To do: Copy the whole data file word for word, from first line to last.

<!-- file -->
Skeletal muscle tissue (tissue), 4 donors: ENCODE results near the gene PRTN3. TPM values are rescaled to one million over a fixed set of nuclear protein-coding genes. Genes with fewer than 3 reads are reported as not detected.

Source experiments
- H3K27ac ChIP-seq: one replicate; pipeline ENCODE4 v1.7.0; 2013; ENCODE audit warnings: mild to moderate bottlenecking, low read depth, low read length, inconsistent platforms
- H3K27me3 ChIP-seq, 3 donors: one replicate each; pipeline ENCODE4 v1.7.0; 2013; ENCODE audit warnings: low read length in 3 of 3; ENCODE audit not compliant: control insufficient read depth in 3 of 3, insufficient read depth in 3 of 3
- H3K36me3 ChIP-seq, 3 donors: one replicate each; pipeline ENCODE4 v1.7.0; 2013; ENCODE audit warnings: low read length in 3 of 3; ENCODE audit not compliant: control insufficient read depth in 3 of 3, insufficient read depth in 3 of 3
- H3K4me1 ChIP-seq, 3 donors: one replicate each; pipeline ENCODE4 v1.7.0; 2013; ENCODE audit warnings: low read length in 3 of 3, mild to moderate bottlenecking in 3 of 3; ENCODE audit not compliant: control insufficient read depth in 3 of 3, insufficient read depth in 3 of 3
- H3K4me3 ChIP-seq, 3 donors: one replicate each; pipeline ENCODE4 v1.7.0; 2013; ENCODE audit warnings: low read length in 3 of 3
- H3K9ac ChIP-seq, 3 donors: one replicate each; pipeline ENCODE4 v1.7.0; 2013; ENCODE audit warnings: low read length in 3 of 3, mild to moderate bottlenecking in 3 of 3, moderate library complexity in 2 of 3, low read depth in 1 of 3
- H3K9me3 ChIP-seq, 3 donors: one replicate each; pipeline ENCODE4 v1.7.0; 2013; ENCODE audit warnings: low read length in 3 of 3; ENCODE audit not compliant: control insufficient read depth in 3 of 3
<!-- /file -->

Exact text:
Skeletal muscle tissue (tissue), 4 donors: ENCODE results near the gene PRTN3. TPM values are rescaled to one million over a fixed set of nuclear protein-coding genes. Genes with fewer than 3 reads are reported as not detected.

Source experiments
- H3K27ac ChIP-seq: one replicate; pipeline ENCODE4 v1.7.0; 2013; ENCODE audit warnings: mild to moderate bottlenecking, low read depth, low read length, inconsistent platforms
- H3K27me3 ChIP-seq, 3 donors: one replicate each; pipeline ENCODE4 v1.7.0; 2013; ENCODE audit warnings: low read length in 3 of 3; ENCODE audit not compliant: control insufficient read depth in 3 of 3, insufficient read depth in 3 of 3
- H3K36me3 ChIP-seq, 3 donors: one replicate each; pipeline ENCODE4 v1.7.0; 2013; ENCODE audit warnings: low read length in 3 of 3; ENCODE audit not compliant: control insufficient read depth in 3 of 3, insufficient read depth in 3 of 3
- H3K4me1 ChIP-seq, 3 donors: one replicate each; pipeline ENCODE4 v1.7.0; 2013; ENCODE audit warnings: low read length in 3 of 3, mild to moderate bottlenecking in 3 of 3; ENCODE audit not compliant: control insufficient read depth in 3 of 3, insufficient read depth in 3 of 3
- H3K4me3 ChIP-seq, 3 donors: one replicate each; pipeline ENCODE4 v1.7.0; 2013; ENCODE audit warnings: low read length in 3 of 3
- H3K9ac ChIP-seq, 3 donors: one replicate each; pipeline ENCODE4 v1.7.0; 2013; ENCODE audit warnings: low read length in 3 of 3, mild to moderate bottlenecking in 3 of 3, moderate library complexity in 2 of 3, low read depth in 1 of 3
- H3K9me3 ChIP-seq, 3 donors: one replicate each; pipeline ENCODE4 v1.7.0; 2013; ENCODE audit warnings: low read length in 3 of 3; ENCODE audit not compliant: control insufficient read depth in 3 of 3